How DiversityInc Got the
We wouldn’t say that our relationship with Coca-Cola over the years has been warm. It certainly has been mutually respectful, but our critical coverage, especially during the court
decision six years ago, made them somewhat reserved (especially after we ran that “baloney
meter” story six years ago).
However, they understood that our editorial integrity also gave them credit and credibility for their diversity-management accomplishments when they earned a spot on our DiversityInc Top 50 list in 2003. Last
year, they rose to become the No. 3 company.
When we were contacted by The Coca-Cola
Co. to interview their CEO and top executives
on the occasion of leaving court supervision, it
was the single most rewarding editorial invitation we’ve ever had. Coca-Cola could have gone
to any publication—and could have asked for
conditions—but they came to us, asked for
nothing and gave us total access.
Luke Visconti and Managing Editor Sakina
Spruell interviewed Coca-Cola CEO E. Neville
Isdell for 90 minutes. We had complete access to
top executives and Coca-Cola did not ask for
(and did not receive) editorial overview or preview. Nothing was “off the record.”
In the interest of total disclosure, Coca-Cola
is a very minor customer of DiversityInc—last
year was the most business they’ve ever done
with us, but it was still less than one-quarter of
1 percent of our total revenue. What was particularly rewarding about this process is that
“business” never came up. There was a ground-spring of desire to tell the whole story. In the
nine years that DiversityInc has been publishing,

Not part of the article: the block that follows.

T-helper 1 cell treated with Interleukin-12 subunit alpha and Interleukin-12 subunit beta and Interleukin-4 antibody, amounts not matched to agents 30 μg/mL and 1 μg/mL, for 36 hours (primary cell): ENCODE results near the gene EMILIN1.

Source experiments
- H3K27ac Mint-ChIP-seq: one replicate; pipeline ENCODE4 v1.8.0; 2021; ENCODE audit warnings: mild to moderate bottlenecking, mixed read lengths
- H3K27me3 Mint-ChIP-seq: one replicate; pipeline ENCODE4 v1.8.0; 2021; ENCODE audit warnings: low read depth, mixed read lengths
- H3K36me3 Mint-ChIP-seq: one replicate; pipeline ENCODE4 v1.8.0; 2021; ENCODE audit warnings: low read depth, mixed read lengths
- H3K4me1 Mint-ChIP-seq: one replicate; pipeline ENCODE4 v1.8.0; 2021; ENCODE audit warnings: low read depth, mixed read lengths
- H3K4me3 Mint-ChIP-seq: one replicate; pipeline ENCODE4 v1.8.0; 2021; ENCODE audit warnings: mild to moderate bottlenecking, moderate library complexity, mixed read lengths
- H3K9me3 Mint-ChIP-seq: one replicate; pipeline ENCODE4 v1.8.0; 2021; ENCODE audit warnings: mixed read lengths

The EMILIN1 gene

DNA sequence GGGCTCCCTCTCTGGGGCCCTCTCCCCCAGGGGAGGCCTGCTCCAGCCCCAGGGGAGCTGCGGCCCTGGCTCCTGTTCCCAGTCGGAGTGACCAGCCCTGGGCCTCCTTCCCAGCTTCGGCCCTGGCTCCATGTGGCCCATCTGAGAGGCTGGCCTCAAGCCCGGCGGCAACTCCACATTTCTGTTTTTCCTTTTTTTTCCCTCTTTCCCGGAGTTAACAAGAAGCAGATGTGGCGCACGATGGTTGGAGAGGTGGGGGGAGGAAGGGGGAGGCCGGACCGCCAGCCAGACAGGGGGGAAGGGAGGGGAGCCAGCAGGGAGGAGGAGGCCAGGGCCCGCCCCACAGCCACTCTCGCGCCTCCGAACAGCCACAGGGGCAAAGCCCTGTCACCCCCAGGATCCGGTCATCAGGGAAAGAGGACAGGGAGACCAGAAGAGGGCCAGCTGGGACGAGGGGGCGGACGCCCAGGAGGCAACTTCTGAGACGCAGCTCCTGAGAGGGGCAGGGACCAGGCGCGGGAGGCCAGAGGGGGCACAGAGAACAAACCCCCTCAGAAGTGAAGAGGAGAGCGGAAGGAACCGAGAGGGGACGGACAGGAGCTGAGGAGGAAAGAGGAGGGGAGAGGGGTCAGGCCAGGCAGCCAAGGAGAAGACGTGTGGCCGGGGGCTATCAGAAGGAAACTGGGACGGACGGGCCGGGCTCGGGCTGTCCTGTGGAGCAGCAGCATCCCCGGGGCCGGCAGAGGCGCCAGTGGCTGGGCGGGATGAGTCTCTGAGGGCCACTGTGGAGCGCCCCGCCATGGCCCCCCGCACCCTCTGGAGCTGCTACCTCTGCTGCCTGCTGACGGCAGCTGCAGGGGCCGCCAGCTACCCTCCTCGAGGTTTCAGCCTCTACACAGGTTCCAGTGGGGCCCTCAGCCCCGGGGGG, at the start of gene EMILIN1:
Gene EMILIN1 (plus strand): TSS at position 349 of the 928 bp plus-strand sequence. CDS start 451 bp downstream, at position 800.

we’ve never seen greater clarity—and more
openness—from a company.
The Coca-Cola cover story is pretty remarkable for a relatively small publication, but it’s one
we feel is the direct result of how we run our
business: since we founded DiversityInc in 1998,
we have made sure that the readers come first.
There are two owners of DiversityInc: Foulis
Peacock and Luke Visconti. Foulis runs all
advertising, career-center and benchmarking
sales. Luke runs editorial, marketing and circulation. There is no pay-to-play at DiversityInc.
Content and advertising are totally separate.
Our salespeople cannot discuss coverage and
journalists are not allowed to accept gifts—even
lunch. Could we have received more business from
Coca-Cola if we had pulled our punches six years
ago? Maybe, but we consider that kind of deal to
be trading short-term gain for long-term loss.
We understand that the best way to take care of
our advertisers is to make sure we have the highest
engagement of our audience. In essence, engagement is the core business function—engagement
drives market share and margin.
In a nutshell, Coca-Cola’s triumphant recovery
from the largest race-based court settlement is a
testament to engagement—leadership leveraged
their corporate culture, and from the onset, the
process was one of inclusion and engagement
across gender, race, orientation, disability and
age. It worked.
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